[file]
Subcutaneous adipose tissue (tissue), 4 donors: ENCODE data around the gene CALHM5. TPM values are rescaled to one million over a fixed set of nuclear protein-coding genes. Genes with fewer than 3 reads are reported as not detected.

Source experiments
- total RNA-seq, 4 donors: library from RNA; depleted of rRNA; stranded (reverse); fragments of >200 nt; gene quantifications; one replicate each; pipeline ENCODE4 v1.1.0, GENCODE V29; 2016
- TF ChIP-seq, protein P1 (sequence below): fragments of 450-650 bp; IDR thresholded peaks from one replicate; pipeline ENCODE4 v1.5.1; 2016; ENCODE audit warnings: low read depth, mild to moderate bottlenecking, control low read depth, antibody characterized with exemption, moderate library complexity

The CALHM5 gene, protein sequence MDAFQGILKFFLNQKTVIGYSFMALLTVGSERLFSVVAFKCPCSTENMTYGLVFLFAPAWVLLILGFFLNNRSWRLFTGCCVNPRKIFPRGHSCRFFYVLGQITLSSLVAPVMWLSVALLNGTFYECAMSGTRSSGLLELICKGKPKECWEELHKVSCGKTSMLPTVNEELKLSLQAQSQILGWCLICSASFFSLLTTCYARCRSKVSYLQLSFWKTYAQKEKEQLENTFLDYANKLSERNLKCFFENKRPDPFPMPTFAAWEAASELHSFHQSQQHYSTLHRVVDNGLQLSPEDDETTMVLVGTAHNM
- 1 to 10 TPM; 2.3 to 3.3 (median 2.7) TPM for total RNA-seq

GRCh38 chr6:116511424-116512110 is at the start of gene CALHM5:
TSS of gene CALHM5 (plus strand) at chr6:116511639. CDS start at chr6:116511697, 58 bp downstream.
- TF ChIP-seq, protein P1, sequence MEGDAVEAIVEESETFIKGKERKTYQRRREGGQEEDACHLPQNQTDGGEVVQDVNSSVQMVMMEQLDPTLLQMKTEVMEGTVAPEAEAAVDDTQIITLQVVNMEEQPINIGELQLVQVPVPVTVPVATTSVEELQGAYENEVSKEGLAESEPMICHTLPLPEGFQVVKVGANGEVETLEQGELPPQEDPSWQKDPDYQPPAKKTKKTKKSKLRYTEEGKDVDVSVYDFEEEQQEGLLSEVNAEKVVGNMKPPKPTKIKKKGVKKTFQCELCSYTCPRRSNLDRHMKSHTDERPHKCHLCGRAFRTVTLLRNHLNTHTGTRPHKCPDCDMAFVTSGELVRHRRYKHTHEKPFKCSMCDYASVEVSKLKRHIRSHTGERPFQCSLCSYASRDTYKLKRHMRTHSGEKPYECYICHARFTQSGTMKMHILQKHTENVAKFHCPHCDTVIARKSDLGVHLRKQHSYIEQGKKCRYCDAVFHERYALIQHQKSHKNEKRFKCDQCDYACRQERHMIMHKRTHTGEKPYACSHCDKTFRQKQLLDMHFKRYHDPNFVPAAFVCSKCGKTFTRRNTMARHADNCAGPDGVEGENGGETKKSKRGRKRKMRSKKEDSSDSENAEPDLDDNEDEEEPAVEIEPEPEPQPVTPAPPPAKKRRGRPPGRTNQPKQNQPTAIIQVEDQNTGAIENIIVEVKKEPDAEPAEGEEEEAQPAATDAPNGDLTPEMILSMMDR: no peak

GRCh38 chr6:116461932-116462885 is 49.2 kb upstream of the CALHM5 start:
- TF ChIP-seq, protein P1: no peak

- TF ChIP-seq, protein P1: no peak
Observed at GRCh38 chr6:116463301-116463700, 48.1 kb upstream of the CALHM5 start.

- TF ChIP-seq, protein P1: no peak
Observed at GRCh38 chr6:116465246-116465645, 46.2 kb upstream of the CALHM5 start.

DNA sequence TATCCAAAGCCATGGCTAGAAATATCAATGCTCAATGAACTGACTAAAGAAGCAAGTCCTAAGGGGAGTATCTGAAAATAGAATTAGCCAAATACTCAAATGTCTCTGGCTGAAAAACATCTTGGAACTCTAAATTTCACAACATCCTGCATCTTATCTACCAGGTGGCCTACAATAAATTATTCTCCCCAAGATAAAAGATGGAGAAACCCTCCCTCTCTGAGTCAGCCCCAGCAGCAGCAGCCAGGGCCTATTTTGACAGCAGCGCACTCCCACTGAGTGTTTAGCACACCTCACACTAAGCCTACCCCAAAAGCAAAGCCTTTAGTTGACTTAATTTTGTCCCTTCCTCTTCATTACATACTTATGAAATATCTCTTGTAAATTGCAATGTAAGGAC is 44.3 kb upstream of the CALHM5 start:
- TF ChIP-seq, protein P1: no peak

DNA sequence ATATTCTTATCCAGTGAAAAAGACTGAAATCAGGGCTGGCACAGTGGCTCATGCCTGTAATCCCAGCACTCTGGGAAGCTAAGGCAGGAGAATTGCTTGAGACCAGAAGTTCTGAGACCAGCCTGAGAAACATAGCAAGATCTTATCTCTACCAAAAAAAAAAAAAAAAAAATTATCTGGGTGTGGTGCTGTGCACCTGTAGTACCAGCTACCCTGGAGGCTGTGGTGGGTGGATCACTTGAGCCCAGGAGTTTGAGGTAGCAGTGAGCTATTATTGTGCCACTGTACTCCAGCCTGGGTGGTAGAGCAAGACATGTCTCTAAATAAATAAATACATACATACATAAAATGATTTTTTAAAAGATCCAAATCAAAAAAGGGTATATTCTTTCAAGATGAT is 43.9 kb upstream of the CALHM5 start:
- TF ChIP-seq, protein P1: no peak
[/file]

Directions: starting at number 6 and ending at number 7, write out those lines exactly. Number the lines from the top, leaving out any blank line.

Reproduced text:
- 1 to 10 TPM; 2.3 to 3.3 (median 2.7) TPM for total RNA-seq

GRCh38 chr6:116511424-116512110 is at the start of gene CALHM5: